Dissemination Schemes

Using selection in an open nucleus breeding scheme, productivity of the local hill goats at the PAC and in farmer's flocks could be increased. This was the first kind of work in Nepal in any species of livestock. The project involved two major components, the selection of better animals (firstly at the Centre but later both at the Centre and at the farmers flock) and dissemination of improved genes/animals to the local population. A total of 1228 animals from 181 households at at five different sites from three eastern hill districts (Dhankuta, Terahthum and Bhojpur) at two altitude levels (low: up to 1100 masl, and mid: 1100 to 1700 masl) were included at farm level in the project. The project was implemented with support of HARP (DFID) funding during 1998/1999 for three years both at the nucleus and farmer's flocks.

Selection of better bucks and dams was undertaken both at the nucleus flocks and among farmer's; flock based on identified selection criteria. Those having higher weights were selected and those having lower weights were culled from the flock. In the first year, the direction of gene flow was from the nucleus to the farmers. From the second year onwards, farmer's goats were evaluated and the better animals were selected. Bucks from the villages that performed better than the nucleus bucks were brought to the nucleus.

Monitoring of genetic gain

During the project period, 197 kids were born at Belahara, 181 at Danda Bazar, 302 at Fakchamara, 157 at Muga and 160 at Hasanpur site from selected bucks. Among the 997 kids born, the number of multiple births was 546 whereas those born as single kids were 451. The sex ratio of kids was 523:474 for male and female. Usually, by nature single born kids are heavier than those born multiple. Average birth, four and six month body weights of single born kids at the sites were 1.89±0.019, 9.59±0.156 and 11.9±0.214 kg respectively whereas for multiple born kids these figures were 1.67±0.016, 8.50±0.145 and 10.7±0.239 kg respectively. The highest weight gain at the age of birth and four months was recorded at Belahara whereas that for six-month weight was at the Hasanpur site. Both these sites are situated at a low-hill region. In the low-hill regions (Belahara, Hasanpur, Muga), a free grazing system was the predominant management practice and it appears to have had a more favourable impact on better growth of kids than the partial grazing system pracised in the mid-hill (Danda Bazar, Fakchamara) of the eastern Nepal.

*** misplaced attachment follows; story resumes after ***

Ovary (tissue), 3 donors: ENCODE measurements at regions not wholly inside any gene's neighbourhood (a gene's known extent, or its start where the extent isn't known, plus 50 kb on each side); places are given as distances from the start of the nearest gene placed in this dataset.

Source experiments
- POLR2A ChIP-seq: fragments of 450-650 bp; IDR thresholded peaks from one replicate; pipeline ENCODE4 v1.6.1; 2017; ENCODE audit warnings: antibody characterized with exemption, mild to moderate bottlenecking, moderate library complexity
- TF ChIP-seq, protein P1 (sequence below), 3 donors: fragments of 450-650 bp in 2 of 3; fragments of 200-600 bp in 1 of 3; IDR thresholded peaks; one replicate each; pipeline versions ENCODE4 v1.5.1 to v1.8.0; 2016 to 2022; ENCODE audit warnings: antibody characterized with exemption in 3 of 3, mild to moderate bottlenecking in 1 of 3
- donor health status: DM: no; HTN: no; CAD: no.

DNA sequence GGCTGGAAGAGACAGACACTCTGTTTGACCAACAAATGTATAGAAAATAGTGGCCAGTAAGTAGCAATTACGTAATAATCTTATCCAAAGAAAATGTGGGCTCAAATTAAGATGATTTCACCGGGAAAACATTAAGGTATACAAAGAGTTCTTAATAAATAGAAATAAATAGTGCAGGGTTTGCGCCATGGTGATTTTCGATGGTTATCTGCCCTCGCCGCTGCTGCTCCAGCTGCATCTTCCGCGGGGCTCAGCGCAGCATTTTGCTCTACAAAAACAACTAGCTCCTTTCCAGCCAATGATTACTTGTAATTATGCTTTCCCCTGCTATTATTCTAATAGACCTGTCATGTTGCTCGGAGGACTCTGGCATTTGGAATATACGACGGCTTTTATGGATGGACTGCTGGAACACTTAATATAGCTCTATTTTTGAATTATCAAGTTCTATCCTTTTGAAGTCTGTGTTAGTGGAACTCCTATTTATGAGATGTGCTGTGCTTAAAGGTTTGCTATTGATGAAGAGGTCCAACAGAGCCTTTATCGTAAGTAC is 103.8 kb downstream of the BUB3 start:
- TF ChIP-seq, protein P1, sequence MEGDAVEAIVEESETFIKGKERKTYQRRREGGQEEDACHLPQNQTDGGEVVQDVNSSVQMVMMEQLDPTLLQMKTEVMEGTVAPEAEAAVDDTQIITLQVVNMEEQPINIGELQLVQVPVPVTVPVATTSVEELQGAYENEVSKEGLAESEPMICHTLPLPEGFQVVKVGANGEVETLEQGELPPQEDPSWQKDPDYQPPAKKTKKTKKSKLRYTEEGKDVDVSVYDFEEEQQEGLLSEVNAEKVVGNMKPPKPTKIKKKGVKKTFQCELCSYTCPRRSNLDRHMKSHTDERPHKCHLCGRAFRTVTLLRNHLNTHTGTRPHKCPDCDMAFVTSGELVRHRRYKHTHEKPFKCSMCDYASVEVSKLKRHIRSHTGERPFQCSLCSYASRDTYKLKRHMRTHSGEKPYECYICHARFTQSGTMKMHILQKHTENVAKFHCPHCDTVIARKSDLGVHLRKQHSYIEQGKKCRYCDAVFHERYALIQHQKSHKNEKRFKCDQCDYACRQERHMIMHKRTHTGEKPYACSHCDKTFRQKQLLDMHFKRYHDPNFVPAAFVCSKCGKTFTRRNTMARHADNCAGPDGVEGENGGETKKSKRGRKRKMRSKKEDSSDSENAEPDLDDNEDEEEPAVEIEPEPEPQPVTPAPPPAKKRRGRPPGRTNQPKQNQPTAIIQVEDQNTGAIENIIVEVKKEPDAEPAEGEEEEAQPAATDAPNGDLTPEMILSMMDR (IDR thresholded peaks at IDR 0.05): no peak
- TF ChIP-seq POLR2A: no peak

The overall mean birth, 4 and 6 month body weights of offspring at the sites are presented in Table 4. Maximum body weight at birth, 4 and 6 months was 3.0, 18.0 and 18.5 kg respectively, whereas the minimum weight for the same age groups was 0.7, 4.0 and 5.7 kg respectively.

Table 4: On-station (OS) and on-farm (OF) body weights of kids (Kg)

Parental mean (OS)
Offspring mean (OS)
Parental mean (OF)
Offspring mean (OF)
Birth weight
Weaning weight
6 month weight
9 month weight
12 month weight

Source: Pokharel et al. (2001); Pokharel and Neopane (2002)